Mary Z. Quinn

Restaurants and racing can resume, but new rules abound

NEW ORLEANS (AP) — Restaurants can reopen in New Orleans, a city famous for its cuisine, but they must take reservations and limit the number of diners. Auto and horse racing tracks in New York can resume competitions but without spectators.

Officials cautiously eased more restrictions Saturday on eateries, shops and outdoor venues as they tried to restart economies without triggering a surge in new coronavirus infections. But the reopenings came with new rules designed to curb the spread of the disease — another indication that the familiar ways of dining out or watching sporting events are gone for now.

Public health experts warn that the pandemic, which has killed more than 88,000 people in the U.S. and 300,000 worldwide, could pick up again if precautions are not taken or officials move too quickly to get people back to work.

New York Gov. Andrew Cuomo said horse racing tracks and

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2021 Kia Stinger GT Spied Rocketing Around The Nurburgring

The copious amount of camo likely hides just a handful of subtle tweaks.

The Kia Stinger GT isn’t that old, first arriving for the 2018 model year, but it’s already getting a refresh for 2021. We spotted a camouflaged test vehicle last week, and today, we have a video of it at the Nürburgring, with Kia putting the sedan through its paces. The vehicle still wears plenty of camouflage and cladding, though, hiding many of the subtle changes we’re expecting Kia to make to the model.

Kia is giving the Stinger GT a mid-cycle refresh, so don’t let the copious amount of camouflage fool you into thinking there are some significant changes underneath. There won’t be. We expect Kia to give the headlights and taillights new graphics while tweaking the front- and rear-end designs. That likely means reworked bumpers, revised intakes, and a tweaked look for the grille. Interior

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Five dream trips to forgotten corners of Croatia

Far from the madding crowds, Croatia offers deserted coves, classic charm – and wine to cheer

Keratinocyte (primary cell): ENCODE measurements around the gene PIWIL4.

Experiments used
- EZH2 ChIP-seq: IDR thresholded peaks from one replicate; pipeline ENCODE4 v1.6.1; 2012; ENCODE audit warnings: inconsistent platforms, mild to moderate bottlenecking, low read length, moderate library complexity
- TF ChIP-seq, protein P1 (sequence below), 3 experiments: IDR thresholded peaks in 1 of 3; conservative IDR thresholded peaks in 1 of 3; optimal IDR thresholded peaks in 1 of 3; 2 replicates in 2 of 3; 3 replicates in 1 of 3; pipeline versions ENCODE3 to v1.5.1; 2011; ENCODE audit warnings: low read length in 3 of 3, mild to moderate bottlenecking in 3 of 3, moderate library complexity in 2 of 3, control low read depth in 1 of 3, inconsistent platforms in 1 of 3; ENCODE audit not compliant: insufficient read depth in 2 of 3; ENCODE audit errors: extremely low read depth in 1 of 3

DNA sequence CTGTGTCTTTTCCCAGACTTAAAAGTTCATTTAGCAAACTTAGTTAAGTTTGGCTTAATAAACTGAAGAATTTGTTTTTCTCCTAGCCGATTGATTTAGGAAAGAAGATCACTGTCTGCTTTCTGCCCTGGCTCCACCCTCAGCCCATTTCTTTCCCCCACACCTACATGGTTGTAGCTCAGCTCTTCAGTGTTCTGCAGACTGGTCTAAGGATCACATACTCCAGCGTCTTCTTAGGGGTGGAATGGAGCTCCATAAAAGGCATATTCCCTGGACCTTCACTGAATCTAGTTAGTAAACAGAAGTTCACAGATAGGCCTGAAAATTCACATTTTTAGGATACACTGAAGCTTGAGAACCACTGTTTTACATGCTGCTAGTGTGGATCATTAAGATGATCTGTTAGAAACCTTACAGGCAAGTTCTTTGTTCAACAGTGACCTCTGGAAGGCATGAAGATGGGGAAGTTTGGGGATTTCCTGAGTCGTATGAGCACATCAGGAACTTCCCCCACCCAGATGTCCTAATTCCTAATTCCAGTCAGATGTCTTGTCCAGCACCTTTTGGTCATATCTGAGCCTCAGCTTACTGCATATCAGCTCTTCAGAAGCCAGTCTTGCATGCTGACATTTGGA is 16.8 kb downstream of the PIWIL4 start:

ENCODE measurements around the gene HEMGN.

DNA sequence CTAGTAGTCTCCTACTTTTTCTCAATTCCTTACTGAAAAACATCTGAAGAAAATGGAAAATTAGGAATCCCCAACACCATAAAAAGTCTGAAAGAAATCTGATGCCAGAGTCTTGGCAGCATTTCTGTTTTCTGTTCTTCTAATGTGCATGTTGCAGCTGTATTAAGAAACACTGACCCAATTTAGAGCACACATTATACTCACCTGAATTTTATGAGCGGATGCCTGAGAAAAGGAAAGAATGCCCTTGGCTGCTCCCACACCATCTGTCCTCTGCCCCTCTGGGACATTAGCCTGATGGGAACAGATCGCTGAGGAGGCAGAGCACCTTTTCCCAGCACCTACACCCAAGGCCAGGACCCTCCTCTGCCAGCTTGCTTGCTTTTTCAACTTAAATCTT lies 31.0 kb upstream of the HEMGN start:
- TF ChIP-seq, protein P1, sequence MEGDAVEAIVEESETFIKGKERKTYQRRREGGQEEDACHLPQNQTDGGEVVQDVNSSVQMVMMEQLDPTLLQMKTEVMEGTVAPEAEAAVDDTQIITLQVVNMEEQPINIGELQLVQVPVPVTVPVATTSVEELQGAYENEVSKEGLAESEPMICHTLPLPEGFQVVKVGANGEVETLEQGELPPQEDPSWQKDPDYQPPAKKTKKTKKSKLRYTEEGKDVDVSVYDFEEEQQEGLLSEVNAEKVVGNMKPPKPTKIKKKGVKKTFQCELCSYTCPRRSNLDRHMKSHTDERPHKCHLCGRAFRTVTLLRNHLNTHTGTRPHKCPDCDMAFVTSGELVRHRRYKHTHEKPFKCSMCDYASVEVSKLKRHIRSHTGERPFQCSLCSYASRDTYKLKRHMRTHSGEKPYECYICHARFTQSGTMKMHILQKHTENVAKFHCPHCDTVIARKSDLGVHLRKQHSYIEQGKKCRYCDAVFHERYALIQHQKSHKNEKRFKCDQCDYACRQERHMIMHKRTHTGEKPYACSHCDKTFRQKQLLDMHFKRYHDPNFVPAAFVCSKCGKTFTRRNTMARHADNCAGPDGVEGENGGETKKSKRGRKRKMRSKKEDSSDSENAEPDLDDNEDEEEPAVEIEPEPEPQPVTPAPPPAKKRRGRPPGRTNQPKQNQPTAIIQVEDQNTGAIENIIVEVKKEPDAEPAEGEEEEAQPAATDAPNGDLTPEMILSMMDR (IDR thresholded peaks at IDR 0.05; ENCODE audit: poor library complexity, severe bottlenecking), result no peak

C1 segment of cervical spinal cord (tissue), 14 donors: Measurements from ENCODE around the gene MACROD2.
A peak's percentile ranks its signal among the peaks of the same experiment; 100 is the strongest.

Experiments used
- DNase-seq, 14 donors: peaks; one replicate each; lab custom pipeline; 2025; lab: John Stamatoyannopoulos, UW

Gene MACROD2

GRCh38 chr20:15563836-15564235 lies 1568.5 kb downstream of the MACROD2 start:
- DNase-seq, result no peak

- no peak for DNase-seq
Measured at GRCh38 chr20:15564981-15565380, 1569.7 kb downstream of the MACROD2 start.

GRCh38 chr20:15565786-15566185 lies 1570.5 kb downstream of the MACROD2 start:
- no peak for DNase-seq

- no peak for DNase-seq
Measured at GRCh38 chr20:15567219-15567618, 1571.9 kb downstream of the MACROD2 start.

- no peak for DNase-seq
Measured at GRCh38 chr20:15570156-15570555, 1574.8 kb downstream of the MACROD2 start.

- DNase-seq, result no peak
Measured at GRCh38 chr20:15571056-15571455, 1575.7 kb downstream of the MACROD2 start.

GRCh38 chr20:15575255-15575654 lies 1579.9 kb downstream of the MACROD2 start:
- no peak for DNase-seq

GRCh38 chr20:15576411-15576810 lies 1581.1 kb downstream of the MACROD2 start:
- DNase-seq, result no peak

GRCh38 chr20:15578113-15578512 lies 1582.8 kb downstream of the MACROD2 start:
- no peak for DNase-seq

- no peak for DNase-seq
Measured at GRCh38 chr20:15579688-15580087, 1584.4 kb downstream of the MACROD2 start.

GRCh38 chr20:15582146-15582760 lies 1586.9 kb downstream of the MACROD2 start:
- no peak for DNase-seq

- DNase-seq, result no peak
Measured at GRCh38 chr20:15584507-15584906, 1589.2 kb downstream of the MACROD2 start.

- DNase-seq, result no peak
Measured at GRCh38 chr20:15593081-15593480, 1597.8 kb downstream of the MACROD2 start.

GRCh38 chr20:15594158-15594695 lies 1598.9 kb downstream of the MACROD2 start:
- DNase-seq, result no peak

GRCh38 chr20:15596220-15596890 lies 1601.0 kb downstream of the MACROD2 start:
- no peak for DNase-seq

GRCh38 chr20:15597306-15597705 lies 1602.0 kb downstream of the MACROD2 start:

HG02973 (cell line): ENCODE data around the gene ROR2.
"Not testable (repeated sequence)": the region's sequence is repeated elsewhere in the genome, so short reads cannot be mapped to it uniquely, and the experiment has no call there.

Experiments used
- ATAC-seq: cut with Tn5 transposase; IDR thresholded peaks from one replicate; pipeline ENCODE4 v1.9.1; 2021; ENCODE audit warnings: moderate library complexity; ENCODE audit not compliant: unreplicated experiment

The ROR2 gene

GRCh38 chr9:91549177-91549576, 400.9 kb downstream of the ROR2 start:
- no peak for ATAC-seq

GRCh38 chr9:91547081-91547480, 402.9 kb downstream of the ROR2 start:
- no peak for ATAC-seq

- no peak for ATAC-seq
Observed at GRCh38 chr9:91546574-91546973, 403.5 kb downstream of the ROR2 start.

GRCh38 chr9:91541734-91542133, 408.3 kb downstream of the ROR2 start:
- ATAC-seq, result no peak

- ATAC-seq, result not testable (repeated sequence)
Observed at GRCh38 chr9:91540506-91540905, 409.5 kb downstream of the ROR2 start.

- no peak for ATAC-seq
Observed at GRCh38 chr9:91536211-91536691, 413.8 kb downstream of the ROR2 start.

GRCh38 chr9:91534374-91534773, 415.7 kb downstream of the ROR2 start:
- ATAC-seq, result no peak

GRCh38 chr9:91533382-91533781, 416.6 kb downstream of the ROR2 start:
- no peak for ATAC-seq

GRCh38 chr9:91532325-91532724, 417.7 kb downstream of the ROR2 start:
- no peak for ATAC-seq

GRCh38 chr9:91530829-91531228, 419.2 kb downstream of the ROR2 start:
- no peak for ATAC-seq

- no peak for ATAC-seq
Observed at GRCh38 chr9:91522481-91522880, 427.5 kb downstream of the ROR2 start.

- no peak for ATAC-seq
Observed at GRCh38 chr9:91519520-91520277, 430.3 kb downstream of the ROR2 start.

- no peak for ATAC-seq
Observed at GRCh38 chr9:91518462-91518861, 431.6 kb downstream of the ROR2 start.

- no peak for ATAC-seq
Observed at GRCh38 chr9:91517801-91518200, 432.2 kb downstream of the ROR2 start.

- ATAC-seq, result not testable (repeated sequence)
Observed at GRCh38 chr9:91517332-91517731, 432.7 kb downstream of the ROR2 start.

1. Take a vineyard tour of Istria

Istria is an Italian-style Croatia with a dramatic coastline, secret beaches and a rugged rural interior that’s home to the best emerging wine scene in Europe.

Why it’s special

Dubrovnik is far too busy these days. The northern peninsula of Istria, however, is lesser known, but truly beautiful, unfolding from seaside citadels and cormorant-flecked islets to mist-shrouded hilltop towns and Brothers Grimm-style forests. Oh, and the region’s wine is splendid – those light muscats, salty malvazijas, craggy red terans – much of it impossible to find in the UK, and to be quaffed in restaurants, village konobas (trattorias) and a growing number of sleek wineries and wine hotels.

For a week-long itinerary, head from Pula up the coast to the Meneghetti wine estate. Breathe in the

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France requires face masks but still bans Islamic face coverings

France is now mandating masks for all citizens in certain public areas during the coronavirus pandemic. But that doesn’t change the country’s controversial ban on Islamic face coverings.

The French government confirmed that its years-long ban on wearing burqas, niqabs and other full-face coverings in public will remain in place, even as face masks become mandatory on Monday. While French citizens nationwide will be covering their faces, women who do so with Islamic garb are still subject to punishment.

“Can the Islamophobia be any more transparent?” Human Rights Watch executive director Kenneth Roth said on Twitter. “The French government mandates masks but still bans the burqua.”

A woman wearing a "Niqab" veil participa
A woman wearing a “Niqab” veil participa

In this February 2010 photo, a woman wearing a niqab veil participates in a protest in Tours, central France, after a panel of French lawmakers recommended a ban on face-covering veils in all schools, hospitals, public

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